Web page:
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Act II Reading Questions Romeo and Juliet
Terms in this set (10)
According to the chorus, what are Romeo's feelings toward Rosaline?
According to the Chorus, Romeo is "Alike bewitched by the charm look" (2.Chorus.6). Romeo is captivated by Rosaline's looks in a lustful manner, rather than her personality.
How does Juliet feel towards Romeo?
Juliet feels deeply in love with Romeo. She confesses, "My love as deep. . ." (2.2.141-142).
Shakespeare uses a number of beautiful metaphors in this scene and throughout the play. Choose one metaphor that is particularly striking, write it down, and explain its meaning.
"Being in night, all this is but a dream" (2.2.147).
Romeo is comparing his night with Juliet to a dream. He implies through the metaphor that is experience with Juliet on the balcony was magical.
Romeo is hiding in the Capulet's garden when he overhears Juliet speaking to herself. Paraphrase what she says. How do her words fill him with hope of love? How do you know?
Romeo overhears Juliet's hopes that Romeo would not be a Montague. Juliet explains, "What's in a name?" (2.2.46). She explains that she wishes he would change his name so they could acceptably be together. Juliet expresses how she loves called by any name. This gives Romeo hope that he does truly love her.
What does Juliet want Romeo to do in order to prove his undying love for her?
Juliet wants Romeo to change his name: "'Tis but thy name that is my enemy" (2.2.41). Juliet wants Romeo to change his name in order to for them to be together. (wants him to not be a Montague). She wants that to be an act of declaration of love.
Much of the language that Romeo and Juliet use to express their love in Act II, Scene II, contains imagery. What effects does the imagery produce? Do you think it conveys more than literal statements would?
Romeo passionately describes Juliet: ". . .entreat her eyes/To twinkle in their spheres till they return" (2.2.16-17, 19-20). Without the imagery, the reader would not receive the same level of description that is received when the characters use imagery. By using imagery to describe something, despite the Shakesperean dialect, readers receive the most descriptive sentence possible. Additionally, the scene wouldn't be as romantic without the imagery. You want your writing to sound like the scene would - if that makes sense, and the imagery found in act 2 scene 2 does just that.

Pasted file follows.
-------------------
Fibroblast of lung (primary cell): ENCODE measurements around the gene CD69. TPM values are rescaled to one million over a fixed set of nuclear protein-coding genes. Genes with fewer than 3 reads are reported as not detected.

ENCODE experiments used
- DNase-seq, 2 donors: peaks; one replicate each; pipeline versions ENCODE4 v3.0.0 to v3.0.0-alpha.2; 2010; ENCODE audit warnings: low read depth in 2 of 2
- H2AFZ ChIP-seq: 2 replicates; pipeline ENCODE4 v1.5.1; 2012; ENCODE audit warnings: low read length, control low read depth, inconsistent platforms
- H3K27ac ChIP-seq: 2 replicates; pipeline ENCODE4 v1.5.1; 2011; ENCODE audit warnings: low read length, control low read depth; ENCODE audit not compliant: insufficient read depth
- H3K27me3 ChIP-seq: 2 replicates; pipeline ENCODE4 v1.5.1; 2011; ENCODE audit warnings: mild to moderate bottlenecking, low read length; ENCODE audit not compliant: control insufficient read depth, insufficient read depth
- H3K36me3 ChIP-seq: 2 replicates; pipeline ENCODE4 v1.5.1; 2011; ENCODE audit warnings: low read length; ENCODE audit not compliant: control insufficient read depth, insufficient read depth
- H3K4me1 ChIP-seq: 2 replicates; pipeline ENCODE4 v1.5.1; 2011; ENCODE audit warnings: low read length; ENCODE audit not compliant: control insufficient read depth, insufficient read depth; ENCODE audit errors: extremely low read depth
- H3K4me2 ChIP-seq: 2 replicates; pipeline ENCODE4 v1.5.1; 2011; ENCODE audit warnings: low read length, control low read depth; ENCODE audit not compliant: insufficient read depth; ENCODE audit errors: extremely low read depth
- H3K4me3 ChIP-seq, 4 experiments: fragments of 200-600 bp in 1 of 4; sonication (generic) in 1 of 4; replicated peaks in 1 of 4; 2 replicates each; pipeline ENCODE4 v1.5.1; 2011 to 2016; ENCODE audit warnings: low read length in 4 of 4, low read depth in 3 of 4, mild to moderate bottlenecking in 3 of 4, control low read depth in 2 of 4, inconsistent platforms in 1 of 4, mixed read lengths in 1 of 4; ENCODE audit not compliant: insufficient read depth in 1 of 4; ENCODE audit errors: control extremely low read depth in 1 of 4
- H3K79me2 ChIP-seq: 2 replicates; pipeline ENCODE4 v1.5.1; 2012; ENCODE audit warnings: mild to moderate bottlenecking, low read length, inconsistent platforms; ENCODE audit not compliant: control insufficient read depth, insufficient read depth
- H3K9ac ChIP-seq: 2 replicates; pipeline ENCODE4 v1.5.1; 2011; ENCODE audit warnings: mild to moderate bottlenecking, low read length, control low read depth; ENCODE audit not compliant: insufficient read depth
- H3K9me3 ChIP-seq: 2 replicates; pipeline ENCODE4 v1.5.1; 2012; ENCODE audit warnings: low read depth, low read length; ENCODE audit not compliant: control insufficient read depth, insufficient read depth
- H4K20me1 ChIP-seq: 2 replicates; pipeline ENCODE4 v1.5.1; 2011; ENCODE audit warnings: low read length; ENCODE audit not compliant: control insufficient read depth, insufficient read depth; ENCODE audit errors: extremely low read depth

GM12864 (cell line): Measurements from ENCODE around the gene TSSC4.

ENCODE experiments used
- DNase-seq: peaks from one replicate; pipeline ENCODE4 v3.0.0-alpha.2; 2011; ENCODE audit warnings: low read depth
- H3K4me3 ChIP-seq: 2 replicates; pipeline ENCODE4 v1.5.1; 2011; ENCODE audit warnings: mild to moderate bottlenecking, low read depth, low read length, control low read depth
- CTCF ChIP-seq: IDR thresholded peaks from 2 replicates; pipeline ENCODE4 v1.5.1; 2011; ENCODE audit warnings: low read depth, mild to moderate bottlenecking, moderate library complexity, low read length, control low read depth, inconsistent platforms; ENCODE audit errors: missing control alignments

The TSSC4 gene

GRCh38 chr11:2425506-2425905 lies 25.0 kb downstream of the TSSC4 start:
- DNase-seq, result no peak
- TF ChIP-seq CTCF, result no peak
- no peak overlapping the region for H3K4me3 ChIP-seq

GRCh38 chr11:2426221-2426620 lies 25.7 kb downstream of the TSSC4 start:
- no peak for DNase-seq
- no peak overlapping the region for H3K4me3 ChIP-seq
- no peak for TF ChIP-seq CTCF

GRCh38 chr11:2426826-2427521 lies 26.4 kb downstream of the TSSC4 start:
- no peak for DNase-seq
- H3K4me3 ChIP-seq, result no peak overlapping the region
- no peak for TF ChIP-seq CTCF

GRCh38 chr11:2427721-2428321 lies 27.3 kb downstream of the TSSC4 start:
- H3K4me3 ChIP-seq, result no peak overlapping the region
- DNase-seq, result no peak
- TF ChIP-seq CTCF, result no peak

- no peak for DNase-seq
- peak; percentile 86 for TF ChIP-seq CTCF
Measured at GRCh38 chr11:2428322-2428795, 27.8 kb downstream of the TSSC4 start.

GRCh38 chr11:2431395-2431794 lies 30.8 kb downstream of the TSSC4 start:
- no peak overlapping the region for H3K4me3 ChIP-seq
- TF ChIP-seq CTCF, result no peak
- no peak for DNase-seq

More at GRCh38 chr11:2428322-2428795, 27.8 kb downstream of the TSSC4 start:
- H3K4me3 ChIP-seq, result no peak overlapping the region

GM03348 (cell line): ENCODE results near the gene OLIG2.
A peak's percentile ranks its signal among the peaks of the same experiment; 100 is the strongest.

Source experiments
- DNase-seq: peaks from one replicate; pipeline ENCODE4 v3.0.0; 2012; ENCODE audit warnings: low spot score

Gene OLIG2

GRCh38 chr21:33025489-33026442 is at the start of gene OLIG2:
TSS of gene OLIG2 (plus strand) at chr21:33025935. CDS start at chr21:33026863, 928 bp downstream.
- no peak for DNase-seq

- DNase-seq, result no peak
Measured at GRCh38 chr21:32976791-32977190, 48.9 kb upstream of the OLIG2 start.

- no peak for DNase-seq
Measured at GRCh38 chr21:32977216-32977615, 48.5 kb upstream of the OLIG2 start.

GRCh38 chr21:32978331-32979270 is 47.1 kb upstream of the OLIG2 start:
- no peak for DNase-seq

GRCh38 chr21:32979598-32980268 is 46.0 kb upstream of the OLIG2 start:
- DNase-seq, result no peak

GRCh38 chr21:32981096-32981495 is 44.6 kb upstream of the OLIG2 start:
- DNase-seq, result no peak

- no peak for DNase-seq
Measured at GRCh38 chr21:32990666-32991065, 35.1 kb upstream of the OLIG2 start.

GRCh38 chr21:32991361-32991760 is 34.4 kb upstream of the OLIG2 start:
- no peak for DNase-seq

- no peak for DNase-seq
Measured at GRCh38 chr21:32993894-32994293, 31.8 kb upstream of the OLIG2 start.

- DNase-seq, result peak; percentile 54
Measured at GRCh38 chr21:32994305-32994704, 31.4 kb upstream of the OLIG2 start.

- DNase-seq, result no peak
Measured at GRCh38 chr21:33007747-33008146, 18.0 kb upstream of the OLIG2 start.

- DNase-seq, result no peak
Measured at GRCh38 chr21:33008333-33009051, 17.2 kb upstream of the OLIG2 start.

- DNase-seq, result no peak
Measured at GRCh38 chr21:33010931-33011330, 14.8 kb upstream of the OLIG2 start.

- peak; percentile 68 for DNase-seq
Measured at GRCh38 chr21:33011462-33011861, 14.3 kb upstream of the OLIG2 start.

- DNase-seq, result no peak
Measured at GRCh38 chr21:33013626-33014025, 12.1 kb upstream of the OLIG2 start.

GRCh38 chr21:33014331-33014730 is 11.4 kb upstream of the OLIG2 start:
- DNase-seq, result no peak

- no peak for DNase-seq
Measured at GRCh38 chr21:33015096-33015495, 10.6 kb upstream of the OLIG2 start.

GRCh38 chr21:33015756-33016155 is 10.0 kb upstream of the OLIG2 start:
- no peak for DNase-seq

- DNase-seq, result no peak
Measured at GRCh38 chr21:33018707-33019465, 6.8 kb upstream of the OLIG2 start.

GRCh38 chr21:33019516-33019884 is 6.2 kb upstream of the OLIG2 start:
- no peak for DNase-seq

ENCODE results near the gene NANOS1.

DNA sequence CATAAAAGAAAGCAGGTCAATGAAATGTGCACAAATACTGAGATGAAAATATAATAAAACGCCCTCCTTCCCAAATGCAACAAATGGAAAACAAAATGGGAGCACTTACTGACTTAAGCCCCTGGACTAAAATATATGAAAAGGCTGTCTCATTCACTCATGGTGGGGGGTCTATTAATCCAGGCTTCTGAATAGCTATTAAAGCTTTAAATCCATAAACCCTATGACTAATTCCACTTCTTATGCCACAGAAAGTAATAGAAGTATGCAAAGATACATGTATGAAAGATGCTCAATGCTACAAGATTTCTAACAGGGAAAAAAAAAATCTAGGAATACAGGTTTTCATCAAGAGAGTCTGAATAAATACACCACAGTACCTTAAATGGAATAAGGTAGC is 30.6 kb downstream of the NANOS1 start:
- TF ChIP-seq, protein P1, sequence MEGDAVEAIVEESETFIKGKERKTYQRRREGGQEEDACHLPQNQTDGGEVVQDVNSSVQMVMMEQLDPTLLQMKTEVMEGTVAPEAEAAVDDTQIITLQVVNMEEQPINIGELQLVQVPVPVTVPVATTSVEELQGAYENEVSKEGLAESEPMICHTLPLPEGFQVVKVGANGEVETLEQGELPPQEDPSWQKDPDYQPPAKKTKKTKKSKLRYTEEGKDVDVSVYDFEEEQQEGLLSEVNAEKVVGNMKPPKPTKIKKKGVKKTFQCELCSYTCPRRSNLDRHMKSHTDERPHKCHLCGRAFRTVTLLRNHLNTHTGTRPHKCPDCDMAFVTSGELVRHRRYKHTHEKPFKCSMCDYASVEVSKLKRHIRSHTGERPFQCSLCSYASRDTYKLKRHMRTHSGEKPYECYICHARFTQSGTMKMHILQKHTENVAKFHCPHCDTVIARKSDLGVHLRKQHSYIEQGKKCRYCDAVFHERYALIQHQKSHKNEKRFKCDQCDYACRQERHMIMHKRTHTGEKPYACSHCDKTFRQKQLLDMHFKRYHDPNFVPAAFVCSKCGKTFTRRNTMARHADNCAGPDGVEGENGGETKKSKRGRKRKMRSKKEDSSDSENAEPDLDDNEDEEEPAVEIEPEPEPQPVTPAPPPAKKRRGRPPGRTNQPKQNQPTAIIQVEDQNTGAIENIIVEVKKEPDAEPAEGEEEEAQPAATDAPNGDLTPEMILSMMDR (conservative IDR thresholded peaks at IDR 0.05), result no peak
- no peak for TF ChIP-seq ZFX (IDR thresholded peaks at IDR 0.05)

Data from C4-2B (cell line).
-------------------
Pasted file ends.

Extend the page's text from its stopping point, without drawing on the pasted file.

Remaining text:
When Friar Lawrence receives a visit from Romeo so early in the morning, what assumption does the Friar make about Romeo's whereabouts that evening?
Because Romeo visits so early in the morning, Friar Lawrence assumes Romeo was partaking in lustful activities. He states, "God pardon sin! Wast thou with Rosaline?" (2.3.47).
What issue does Romeo present to Friar Lawrence? How is the Friar willing to help? Find a supporting quotation.
Romeo asks Friar Lawrence for an expedited marriage between himself and Juliet: "On the fair daughter of rich Capulet. As mine on hers, so hers is set on mine, And all combined, save what thou must combine By holy marriage" (2.3.62-65).
Friar Lawrence is willing to help Romeo and Juliet marry so urgently because he believes it may end the conflict between the Capulets and Montagues. He responds, "In one respect I'll thy assistant be, For this alliance may so happy prove To turn your households' rancor to pure love"
We have seen oxymorons earlier in this play, and this scene offers an important one: "These violent delights have violent ends"
Why does Friar Lawrence phrase his thoughts this way?
Friar Lawrence predicts that Romeo and Juliet and will die in the end of the story - once again showing the theme of fate in the story. Friar Lawrence wants to warn Romeo how good yet bad love can be. How powerful but deadly it can be.
Juliet is impatient to hear new of Romeo. What does the Nurse dowhen she reutrns to tell Juliet the news, and why does she do this?
Juliet is impatient to see if her and Romeo are going to get married as soon as possible. As her mother by emotional connection, The Nurse loves to tease Juliet and so she stalls telling Juliet the news from Romeo by faking being tired, out of breath, and her back hurting, to get a reaction out of Juliet in which Juliet becomes frantic and antsy in anticipation for the news that Romeo gave The Nurse about their marriage.
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